The CR and age-related disease risk

Data from animal and human studies indicate that the effects of CR and especially CRAN on the aging heart and vasculature may have additional beneficial effects on several metabolic and molecular factors that modulate cardiovascular aging alterations including cardiac and arterial stiffness and heart rate variability [87]. The risk factors for atherosclerosis are substantially improved in a manner consistent with experimental studies in rodent models of atherosclerosis and nonhuman primates. The risk factors such as c-reactive protein, serum triglycerides, low-density lipoprotein, high-density lipoprotein, blood pressure and fasting blood sugar, are substantially more favorable with CR than with unrestricted dietary schedule and comparable with the long-term endurance exercise plan [88].

The risk factors for atherosclerosis are substantially improved in a manner consistent with experimental studies in rodent and nonhuman primate models of atherosclerosis. Other risk factors for CVD also become substantially more favorable. Similar effects were also seen during a natural experiment in Biosphere 2, and effects on blood pressure, cholesterol level, and resting heart rate were seen in subjects in the Minnesota Starvation Experiment, during World War II [89]. The cardiac function parameters including the diastolic function were found to be better in subjects who practiced CR for 3-15 years than that in healthy age- and sex-matched control subjects. The CR subjects had less ventricular stiffness and less viscous loss of diastolic recoil, both of which would be consistent with less myocardial fibrosis.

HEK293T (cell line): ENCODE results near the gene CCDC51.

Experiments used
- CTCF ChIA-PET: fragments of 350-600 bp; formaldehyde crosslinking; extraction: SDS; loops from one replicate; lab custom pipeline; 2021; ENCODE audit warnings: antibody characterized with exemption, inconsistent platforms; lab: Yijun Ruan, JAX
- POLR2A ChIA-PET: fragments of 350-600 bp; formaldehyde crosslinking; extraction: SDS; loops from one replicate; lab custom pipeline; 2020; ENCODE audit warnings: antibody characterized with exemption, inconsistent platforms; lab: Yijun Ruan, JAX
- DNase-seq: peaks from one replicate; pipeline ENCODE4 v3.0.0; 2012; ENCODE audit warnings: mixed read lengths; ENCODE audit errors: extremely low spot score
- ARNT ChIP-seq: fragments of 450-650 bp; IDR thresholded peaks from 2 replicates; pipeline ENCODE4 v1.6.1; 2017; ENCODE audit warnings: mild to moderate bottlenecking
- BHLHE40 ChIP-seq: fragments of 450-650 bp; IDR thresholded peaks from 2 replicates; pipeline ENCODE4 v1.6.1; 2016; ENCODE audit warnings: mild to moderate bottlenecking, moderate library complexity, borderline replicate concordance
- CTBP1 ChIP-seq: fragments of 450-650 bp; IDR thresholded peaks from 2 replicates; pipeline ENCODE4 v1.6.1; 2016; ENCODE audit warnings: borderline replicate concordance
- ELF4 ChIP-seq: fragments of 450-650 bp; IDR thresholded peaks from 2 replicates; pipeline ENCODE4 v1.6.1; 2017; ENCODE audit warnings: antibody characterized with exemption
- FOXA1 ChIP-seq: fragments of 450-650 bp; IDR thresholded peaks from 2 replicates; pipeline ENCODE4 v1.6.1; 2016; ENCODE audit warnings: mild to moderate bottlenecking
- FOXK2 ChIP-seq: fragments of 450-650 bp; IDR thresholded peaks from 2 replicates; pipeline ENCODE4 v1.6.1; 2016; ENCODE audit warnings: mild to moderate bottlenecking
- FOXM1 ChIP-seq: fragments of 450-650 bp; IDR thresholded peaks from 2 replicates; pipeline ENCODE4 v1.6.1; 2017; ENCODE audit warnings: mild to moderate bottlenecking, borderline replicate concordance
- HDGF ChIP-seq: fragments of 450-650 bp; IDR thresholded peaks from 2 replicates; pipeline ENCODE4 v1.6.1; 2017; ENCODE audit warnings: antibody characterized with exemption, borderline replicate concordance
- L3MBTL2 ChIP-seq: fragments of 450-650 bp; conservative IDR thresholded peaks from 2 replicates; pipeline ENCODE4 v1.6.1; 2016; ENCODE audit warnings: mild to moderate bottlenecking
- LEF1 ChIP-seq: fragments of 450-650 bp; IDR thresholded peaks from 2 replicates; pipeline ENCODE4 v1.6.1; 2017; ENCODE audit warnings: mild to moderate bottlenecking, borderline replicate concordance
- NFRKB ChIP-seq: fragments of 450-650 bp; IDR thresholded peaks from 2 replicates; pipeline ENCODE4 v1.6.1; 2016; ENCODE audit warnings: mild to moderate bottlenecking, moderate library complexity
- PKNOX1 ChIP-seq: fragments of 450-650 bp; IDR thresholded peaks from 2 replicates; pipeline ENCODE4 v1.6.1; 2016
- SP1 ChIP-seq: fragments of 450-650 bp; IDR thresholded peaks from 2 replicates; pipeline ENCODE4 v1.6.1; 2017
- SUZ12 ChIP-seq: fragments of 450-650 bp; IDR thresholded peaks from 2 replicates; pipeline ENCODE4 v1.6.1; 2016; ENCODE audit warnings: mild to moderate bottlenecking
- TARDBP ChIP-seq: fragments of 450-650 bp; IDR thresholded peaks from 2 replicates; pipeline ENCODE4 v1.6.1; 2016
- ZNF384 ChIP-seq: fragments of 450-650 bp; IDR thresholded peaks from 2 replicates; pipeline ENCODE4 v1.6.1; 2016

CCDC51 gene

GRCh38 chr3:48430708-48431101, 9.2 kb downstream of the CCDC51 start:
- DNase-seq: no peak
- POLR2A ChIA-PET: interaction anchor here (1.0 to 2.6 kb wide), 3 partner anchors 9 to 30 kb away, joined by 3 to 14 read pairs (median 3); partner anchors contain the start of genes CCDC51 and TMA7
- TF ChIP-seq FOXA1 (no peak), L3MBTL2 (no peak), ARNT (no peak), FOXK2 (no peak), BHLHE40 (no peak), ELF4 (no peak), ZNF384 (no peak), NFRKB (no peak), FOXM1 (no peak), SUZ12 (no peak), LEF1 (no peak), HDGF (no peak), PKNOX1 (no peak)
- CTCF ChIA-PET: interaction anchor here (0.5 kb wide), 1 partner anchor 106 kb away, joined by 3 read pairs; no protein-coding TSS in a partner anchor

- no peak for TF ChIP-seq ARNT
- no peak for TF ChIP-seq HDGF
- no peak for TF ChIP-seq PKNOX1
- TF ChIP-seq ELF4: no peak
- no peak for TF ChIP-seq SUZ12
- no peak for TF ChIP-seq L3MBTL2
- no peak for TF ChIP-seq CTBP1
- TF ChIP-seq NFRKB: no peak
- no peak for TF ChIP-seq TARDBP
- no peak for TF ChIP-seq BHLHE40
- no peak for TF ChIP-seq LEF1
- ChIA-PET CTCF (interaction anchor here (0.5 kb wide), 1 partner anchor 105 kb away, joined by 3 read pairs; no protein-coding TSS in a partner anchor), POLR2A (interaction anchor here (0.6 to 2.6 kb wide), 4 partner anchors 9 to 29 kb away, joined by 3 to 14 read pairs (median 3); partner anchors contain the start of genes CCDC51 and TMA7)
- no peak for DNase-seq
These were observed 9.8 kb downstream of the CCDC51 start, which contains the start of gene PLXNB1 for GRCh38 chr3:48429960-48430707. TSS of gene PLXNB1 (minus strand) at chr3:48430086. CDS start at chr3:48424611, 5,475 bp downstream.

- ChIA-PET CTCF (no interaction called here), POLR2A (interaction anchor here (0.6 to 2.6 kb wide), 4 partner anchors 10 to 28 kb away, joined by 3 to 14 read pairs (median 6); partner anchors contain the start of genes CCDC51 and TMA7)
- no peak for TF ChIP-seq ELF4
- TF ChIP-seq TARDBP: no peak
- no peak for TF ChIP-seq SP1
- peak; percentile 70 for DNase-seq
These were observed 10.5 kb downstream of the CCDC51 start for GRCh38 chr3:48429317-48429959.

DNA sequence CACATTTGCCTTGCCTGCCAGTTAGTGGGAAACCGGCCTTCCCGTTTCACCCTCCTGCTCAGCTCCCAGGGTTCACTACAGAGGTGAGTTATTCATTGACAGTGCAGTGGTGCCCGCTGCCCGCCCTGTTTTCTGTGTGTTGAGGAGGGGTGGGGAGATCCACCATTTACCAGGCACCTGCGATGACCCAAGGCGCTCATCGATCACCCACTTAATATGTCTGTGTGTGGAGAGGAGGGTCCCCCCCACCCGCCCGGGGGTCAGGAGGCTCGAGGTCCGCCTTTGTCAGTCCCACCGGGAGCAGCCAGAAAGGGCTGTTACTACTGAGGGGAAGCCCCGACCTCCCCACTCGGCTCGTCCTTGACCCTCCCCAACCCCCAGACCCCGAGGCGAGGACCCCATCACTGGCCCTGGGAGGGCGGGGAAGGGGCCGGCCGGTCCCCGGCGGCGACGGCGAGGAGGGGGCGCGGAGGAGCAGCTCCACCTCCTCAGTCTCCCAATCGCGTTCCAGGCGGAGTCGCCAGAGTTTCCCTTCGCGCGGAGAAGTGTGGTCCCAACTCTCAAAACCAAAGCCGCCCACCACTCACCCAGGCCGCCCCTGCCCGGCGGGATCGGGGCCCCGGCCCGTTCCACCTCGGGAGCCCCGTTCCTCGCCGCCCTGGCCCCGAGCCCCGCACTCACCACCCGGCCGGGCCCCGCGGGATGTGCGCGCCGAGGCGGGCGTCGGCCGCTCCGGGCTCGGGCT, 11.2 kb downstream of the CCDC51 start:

These effects, in combination with other benefits of calorie restriction, such as protection against obesity, diabetes, hypertension, and cancer, suggest that CR may have a major beneficial effect on health span, quality of life and life span in humans. Further, a detailed review of the effects of CR on the aging heart and vasculature concluded that the data from animal and human studies indicate that beyond the effects of implementation of healthier diets and regular exercise, CRAN may have additional beneficial effects on several metabolic and molecular factors that are modulating cardiovascular aging including cardiac and arterial stiffness and heart rate variability.